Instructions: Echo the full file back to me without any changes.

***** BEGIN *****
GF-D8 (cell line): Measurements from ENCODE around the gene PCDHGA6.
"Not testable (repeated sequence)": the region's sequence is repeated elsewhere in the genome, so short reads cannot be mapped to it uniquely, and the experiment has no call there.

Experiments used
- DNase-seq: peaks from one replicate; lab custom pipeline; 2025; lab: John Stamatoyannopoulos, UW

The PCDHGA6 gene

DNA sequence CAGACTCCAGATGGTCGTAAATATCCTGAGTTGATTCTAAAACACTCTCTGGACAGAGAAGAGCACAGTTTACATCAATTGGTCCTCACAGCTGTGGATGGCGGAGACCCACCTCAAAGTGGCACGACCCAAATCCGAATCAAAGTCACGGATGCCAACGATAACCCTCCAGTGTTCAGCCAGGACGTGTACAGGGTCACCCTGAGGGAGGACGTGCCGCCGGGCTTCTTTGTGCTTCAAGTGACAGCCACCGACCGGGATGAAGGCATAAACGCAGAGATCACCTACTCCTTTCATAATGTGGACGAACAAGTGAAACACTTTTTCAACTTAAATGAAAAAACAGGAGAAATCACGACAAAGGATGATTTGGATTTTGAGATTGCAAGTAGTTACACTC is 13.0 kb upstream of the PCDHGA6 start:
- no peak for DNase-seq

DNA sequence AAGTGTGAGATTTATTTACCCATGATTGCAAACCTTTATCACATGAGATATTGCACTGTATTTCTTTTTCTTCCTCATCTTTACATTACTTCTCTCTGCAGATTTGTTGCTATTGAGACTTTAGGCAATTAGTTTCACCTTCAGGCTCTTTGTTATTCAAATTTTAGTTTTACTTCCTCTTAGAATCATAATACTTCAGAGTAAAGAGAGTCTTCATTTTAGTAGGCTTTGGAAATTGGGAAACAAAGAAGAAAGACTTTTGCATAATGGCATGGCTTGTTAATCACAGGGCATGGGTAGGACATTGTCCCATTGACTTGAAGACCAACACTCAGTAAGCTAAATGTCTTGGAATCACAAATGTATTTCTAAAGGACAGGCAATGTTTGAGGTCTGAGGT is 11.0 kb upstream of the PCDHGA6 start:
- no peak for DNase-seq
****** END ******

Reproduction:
GF-D8 (cell line): Measurements from ENCODE around the gene PCDHGA6.
"Not testable (repeated sequence)": the region's sequence is repeated elsewhere in the genome, so short reads cannot be mapped to it uniquely, and the experiment has no call there.

Experiments used
- DNase-seq: peaks from one replicate; lab custom pipeline; 2025; lab: John Stamatoyannopoulos, UW

The PCDHGA6 gene

DNA sequence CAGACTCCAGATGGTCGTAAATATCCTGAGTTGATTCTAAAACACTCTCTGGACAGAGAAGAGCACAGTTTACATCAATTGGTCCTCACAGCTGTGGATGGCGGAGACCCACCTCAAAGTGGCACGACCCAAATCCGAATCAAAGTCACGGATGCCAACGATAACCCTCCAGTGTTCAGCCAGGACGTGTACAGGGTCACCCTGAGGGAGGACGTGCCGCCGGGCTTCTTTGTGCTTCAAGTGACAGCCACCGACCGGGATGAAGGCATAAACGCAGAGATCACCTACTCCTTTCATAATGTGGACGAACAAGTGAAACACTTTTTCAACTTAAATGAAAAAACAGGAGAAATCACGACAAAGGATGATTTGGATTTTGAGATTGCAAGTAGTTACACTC is 13.0 kb upstream of the PCDHGA6 start:
- no peak for DNase-seq

DNA sequence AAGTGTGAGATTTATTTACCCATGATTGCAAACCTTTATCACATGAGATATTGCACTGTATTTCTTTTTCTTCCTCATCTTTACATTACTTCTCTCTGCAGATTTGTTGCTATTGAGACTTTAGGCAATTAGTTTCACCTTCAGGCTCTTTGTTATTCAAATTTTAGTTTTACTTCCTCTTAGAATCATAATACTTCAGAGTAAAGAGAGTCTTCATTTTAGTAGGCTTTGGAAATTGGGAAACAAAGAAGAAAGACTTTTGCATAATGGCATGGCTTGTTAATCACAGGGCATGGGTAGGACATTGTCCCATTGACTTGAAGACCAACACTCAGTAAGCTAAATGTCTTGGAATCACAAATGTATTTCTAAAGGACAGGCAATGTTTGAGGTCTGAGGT is 11.0 kb upstream of the PCDHGA6 start:
- no peak for DNase-seq